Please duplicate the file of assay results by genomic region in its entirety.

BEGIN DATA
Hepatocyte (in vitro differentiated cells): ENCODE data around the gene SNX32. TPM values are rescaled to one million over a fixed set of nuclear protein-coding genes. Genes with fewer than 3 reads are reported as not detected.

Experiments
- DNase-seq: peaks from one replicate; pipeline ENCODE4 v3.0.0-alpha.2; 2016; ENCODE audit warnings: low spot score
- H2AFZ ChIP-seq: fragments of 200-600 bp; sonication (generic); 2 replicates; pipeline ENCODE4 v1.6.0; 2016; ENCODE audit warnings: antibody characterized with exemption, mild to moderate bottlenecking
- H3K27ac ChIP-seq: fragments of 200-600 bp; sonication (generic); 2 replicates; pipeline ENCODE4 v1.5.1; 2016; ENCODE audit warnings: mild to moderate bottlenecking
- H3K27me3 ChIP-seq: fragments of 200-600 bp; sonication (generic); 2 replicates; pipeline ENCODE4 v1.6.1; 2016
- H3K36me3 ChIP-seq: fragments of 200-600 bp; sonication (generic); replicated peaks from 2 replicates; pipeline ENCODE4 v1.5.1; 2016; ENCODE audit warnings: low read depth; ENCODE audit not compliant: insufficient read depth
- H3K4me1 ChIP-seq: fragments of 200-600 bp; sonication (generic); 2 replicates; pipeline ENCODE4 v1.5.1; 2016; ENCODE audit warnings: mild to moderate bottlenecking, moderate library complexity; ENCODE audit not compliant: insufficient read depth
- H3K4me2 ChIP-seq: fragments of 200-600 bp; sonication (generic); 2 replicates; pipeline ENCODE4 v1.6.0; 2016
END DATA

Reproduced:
Hepatocyte (in vitro differentiated cells): ENCODE data around the gene SNX32. TPM values are rescaled to one million over a fixed set of nuclear protein-coding genes. Genes with fewer than 3 reads are reported as not detected.

Experiments
- DNase-seq: peaks from one replicate; pipeline ENCODE4 v3.0.0-alpha.2; 2016; ENCODE audit warnings: low spot score
- H2AFZ ChIP-seq: fragments of 200-600 bp; sonication (generic); 2 replicates; pipeline ENCODE4 v1.6.0; 2016; ENCODE audit warnings: antibody characterized with exemption, mild to moderate bottlenecking
- H3K27ac ChIP-seq: fragments of 200-600 bp; sonication (generic); 2 replicates; pipeline ENCODE4 v1.5.1; 2016; ENCODE audit warnings: mild to moderate bottlenecking
- H3K27me3 ChIP-seq: fragments of 200-600 bp; sonication (generic); 2 replicates; pipeline ENCODE4 v1.6.1; 2016
- H3K36me3 ChIP-seq: fragments of 200-600 bp; sonication (generic); replicated peaks from 2 replicates; pipeline ENCODE4 v1.5.1; 2016; ENCODE audit warnings: low read depth; ENCODE audit not compliant: insufficient read depth
- H3K4me1 ChIP-seq: fragments of 200-600 bp; sonication (generic); 2 replicates; pipeline ENCODE4 v1.5.1; 2016; ENCODE audit warnings: mild to moderate bottlenecking, moderate library complexity; ENCODE audit not compliant: insufficient read depth
- H3K4me2 ChIP-seq: fragments of 200-600 bp; sonication (generic); 2 replicates; pipeline ENCODE4 v1.6.0; 2016